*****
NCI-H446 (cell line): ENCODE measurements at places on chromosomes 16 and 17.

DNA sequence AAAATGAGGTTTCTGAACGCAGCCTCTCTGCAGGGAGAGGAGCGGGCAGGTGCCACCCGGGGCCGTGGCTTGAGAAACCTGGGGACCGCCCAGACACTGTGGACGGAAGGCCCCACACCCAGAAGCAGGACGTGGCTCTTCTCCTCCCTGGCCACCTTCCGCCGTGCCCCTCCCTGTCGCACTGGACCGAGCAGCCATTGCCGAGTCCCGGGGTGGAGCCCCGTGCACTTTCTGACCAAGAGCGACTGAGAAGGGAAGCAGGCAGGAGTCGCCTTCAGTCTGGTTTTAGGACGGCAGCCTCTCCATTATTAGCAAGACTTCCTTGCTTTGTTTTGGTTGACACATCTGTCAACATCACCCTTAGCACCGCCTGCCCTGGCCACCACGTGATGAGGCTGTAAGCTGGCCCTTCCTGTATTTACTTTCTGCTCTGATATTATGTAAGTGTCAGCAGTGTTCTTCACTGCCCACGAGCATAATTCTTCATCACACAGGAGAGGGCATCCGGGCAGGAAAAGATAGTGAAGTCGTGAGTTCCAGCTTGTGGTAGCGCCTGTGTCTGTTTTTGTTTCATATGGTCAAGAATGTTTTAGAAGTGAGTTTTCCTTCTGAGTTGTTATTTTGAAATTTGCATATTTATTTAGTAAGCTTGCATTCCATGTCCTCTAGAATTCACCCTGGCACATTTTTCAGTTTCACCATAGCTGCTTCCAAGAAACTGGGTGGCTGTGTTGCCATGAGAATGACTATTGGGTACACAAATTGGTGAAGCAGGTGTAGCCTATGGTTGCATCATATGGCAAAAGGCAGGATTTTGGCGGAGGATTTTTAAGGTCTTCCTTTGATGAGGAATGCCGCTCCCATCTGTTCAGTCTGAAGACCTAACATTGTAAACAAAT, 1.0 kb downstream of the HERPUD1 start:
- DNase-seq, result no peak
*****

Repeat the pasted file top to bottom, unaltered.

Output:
NCI-H446 (cell line): ENCODE measurements at places on chromosomes 16 and 17.

DNA sequence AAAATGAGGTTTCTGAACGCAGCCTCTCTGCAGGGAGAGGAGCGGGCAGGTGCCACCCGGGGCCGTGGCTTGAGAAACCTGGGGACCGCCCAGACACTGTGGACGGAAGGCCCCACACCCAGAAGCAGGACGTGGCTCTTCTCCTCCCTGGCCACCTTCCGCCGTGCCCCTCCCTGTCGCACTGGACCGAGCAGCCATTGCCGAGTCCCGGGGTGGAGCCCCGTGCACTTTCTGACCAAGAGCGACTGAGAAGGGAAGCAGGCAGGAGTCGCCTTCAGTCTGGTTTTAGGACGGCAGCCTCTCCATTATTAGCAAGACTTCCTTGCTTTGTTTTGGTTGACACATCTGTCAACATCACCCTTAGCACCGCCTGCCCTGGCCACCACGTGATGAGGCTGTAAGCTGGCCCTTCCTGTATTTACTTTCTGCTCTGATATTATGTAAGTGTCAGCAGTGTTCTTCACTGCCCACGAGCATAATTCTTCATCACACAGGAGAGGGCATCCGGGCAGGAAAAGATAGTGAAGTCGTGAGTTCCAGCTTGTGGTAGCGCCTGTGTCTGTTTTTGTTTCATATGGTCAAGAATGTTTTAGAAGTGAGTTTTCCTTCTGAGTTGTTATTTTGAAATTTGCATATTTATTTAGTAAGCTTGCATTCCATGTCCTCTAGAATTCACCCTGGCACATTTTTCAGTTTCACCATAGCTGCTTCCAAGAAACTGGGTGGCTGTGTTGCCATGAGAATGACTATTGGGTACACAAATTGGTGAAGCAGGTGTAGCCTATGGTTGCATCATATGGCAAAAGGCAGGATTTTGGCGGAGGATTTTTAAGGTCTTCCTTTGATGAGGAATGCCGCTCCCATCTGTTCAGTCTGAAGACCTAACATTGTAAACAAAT, 1.0 kb downstream of the HERPUD1 start:
- DNase-seq, result no peak